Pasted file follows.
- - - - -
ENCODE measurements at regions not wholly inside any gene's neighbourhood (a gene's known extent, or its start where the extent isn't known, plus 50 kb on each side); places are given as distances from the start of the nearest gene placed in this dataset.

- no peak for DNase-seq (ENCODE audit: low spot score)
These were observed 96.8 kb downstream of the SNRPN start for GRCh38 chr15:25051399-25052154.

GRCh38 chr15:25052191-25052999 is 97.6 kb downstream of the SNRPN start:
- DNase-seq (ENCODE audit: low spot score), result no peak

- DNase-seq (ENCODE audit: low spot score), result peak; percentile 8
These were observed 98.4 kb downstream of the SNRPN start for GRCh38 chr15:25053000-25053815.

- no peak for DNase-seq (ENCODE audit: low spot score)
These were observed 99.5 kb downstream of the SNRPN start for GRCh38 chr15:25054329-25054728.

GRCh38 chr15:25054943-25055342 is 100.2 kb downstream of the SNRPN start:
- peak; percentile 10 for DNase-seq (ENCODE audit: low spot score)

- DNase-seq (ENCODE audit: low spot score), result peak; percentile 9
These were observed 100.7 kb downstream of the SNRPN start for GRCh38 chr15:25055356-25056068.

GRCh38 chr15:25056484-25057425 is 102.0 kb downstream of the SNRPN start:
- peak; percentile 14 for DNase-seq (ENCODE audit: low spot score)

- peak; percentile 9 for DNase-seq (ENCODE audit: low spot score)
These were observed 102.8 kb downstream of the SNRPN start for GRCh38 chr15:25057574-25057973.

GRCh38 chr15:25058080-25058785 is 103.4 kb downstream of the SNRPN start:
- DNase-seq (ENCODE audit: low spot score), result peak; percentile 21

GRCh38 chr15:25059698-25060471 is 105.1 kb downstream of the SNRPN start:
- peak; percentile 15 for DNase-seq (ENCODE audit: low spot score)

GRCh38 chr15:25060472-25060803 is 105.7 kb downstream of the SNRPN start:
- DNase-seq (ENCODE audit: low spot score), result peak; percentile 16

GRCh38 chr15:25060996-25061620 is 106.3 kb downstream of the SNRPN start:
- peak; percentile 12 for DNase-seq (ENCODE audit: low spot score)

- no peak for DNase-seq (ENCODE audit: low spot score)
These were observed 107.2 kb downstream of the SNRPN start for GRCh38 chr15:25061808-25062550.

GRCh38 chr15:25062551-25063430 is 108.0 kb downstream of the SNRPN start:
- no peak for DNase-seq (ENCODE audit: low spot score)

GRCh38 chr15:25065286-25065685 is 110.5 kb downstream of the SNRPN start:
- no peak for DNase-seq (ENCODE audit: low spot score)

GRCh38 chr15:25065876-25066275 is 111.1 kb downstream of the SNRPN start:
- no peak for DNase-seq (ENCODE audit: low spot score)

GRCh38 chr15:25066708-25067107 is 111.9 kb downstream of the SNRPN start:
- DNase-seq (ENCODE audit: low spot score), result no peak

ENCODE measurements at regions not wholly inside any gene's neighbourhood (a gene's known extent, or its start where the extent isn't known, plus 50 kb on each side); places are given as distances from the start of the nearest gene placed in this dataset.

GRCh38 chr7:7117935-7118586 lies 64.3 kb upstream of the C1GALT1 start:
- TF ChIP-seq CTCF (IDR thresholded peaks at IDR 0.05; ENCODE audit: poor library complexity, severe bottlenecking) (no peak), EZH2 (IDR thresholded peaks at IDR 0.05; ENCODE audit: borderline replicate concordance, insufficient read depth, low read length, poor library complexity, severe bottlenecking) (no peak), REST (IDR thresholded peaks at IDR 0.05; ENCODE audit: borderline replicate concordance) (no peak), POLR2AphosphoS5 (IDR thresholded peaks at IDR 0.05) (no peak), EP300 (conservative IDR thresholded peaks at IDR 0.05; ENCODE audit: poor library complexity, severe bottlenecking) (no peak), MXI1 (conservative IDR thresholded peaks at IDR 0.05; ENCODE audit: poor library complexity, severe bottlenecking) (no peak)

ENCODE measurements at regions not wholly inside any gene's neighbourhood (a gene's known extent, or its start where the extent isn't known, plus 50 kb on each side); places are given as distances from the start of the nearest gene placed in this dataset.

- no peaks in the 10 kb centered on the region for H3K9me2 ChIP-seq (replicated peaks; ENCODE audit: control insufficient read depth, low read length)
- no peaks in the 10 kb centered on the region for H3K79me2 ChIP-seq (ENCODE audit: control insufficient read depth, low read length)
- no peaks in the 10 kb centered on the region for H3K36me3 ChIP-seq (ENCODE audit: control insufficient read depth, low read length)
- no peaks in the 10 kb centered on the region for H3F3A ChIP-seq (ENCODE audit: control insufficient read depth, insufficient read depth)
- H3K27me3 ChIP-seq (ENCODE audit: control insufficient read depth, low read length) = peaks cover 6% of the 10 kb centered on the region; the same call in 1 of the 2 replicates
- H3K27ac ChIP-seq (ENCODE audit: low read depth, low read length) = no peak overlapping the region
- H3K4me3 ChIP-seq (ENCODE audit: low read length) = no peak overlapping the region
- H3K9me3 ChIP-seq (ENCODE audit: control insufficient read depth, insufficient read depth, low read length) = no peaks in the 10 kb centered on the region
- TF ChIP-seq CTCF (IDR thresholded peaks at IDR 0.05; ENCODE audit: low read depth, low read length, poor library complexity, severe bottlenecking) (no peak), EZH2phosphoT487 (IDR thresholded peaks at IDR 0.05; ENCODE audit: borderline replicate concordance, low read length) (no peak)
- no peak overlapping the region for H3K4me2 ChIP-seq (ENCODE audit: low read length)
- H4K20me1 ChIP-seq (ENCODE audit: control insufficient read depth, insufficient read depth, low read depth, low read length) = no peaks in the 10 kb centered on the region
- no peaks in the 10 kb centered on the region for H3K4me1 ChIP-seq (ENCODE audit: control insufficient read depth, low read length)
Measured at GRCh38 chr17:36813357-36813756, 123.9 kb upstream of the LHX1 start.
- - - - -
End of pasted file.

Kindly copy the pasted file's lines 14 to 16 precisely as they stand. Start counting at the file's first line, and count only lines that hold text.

GRCh38 chr15:25056484-25057425 is 102.0 kb downstream of the SNRPN start:
- peak; percentile 14 for DNase-seq (ENCODE audit: low spot score)

- peak; percentile 9 for DNase-seq (ENCODE audit: low spot score)